I first met Michael Bierut as part of a major journal redesign project back in the early 2000s. He joined a strong team out of William Drenttel’s Winterhouse studio in Connecticut. In addition to completely redesigning a prominent journal, we brought in a customized version of a relatively young typeface (Quadraat), with the type designer himself modifying certain characters to increase legibility and readability given the specialized nature of the content and the lettering involved in that particular brand’s wording. It was a memorable and happy experience.
Michael has been a major force in design in the US, and beyond. He was the president of the American Institute for Graphic Arts (AIGA), is a senior critic in graphic design at Yale, a partner at Pentagram Design in New York City, a founding writer for the Design Observer blog, and a driving force behind the film “Helvetica.” He travels often, and was most recently in South Africa on a project.
Because typography has been a subject of great interest in the Kitchen lately, and because, like me, Michael also wrote an essay in response to Errol Morris’ experiment suggesting that Baskerville is the most believable typeface, I prevailed upon him to participate in an email interview, with topics covering typographic design, how page design and venue interact with type choices, how type influences perceptions, whether we’ll ever “break the page,” and why the Higgs Boson was announced via a PowerPoint that relied on Comic Sans.
Q: What is the purpose of good typography?
A: Good typography, first, makes words readable. At its best, it does something more: it helps express the animating spirit of the ideas behind the words.
Q: I often feel people take type for granted. But if you were to design a new typeface from scratch, how many different characters would you have to draw? And what proportion of those would exist mainly to serve scientific and mathematical notation?
A: Usually, I feel people should take type for granted. After all, if typography is calling attention to itself, it’s taking that attention away from what the words are saying, which I don’t think is usually a good thing. But you’re right in implying that most people have no idea how much goes into designing a typeface. Twenty-six letters in the alphabet, usually with two versions of each, upper and lower case. Punctuation and alternate characters and numbers — let’s not forget numbers — can add another 40 or so. I’m not an expert in typefaces that serve scientific writing, but I’d guess that’s another dozen or two. So you’re talking about over one hundred elements, one hundred little pieces. Each one of them has to stand its own. Yet they all have to go together to create a harmonious reading experience. That’s what makes type design such a lovely intersection of art and science.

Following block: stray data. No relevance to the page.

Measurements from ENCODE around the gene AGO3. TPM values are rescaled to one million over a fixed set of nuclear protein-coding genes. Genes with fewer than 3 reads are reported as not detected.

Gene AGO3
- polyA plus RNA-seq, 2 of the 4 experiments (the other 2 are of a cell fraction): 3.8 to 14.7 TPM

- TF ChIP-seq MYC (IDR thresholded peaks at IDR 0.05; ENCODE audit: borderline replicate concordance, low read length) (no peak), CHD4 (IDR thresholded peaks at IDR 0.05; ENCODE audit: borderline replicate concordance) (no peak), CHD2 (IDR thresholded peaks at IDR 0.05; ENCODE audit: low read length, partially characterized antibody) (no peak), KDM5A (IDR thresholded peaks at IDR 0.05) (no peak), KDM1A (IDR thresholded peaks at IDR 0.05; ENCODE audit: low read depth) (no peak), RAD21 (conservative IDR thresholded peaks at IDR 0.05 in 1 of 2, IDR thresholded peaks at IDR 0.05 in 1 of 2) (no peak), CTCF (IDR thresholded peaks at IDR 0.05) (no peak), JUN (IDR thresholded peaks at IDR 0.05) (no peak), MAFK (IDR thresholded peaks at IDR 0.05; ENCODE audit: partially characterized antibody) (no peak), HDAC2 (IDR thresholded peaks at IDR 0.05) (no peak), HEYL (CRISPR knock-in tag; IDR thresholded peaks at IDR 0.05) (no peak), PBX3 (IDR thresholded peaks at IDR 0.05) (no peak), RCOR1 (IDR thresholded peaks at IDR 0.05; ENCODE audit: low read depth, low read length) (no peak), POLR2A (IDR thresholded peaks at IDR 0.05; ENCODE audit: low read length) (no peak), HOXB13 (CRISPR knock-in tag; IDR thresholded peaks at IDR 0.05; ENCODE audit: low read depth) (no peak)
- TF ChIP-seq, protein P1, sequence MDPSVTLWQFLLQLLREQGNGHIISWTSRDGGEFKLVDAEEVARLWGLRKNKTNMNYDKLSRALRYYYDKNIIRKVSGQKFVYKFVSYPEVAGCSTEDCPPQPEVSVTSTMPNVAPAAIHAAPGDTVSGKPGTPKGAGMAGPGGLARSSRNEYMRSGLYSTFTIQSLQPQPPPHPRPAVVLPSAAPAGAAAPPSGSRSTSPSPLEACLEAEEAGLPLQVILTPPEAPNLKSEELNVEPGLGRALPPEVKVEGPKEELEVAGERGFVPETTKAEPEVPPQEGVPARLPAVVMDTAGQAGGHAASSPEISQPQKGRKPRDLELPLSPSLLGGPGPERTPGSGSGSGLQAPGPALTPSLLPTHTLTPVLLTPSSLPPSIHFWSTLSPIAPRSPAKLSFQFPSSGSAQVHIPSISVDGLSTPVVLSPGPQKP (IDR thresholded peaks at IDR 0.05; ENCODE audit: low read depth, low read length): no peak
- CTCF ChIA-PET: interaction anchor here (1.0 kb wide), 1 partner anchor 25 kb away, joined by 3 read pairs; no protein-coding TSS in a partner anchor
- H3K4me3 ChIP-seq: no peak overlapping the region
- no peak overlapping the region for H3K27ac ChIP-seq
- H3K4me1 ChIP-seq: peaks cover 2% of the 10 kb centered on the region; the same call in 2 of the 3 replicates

Q: Type is all around us, perhaps more than ever as we’ve become a more machine-writing culture over the past decade or two. But type exists in a venue, and each venue has a purpose. For instance, you point in one of your essays to an analysis of the typographic design of ballots. Voters aren’t necessarily aware they are dealing with a very specific and undesigned typographic composition when they vote. Can you talk a little about how type can subtly influence behavior, emotion, and perceptions?
A: Yes, there was a time when most people had a choice between two kinds of personal communication, handwriting or using a typewriter. Today, people are invited to choose from a list of (surprisingly exotic) typefaces every time they turn on their computer. I think this has made everyone more aware of the idea that picking a typeface is a conscious choice. Certain kinds of typeface design and typographic design are designed to persuade: we can make this company look modern if we use a crisp sans serif typeface, or we can make this restaurant look like its been around forever if we use typefaces and layout styles that have been around forever too. But there are other categories, and ballot design is one of them, where the goal should be to be purely functional. There have been notable failures in this category. The design of the notorious Palm Beach County “butterfly ballot” in the 2000 Presidential election is certainly one of them. But I would say most of the time this is less about a conscious attempt to manipulate an outcome, and more about pure ineptitude.
Q: Purposeful typography has deep roots. Many typefaces were commissioned to solve very particular problems or achieve very particular goals. Italic was originally invented to save space, and thereby became a favorite of lawyers, if I remember correctly. Now, it’s used for emphasis, and lawyers user ALL CAPS for emphasis (or simply to induce a coma in the reader). Are there any typographic conventions that evolved in the service of science and mathematics that we take for granted today?
A: I think once the artistic world of the type designer merged with the scientific world of the computer programmer, you began to see this crossover. For instance, I assume those “carrots” we have on our keyboards were there originally to express “greater than” and “less than.” Then they were adopted by coders, and now they show up all the time in the way email addresses are constructed. At least I think that’s what happened.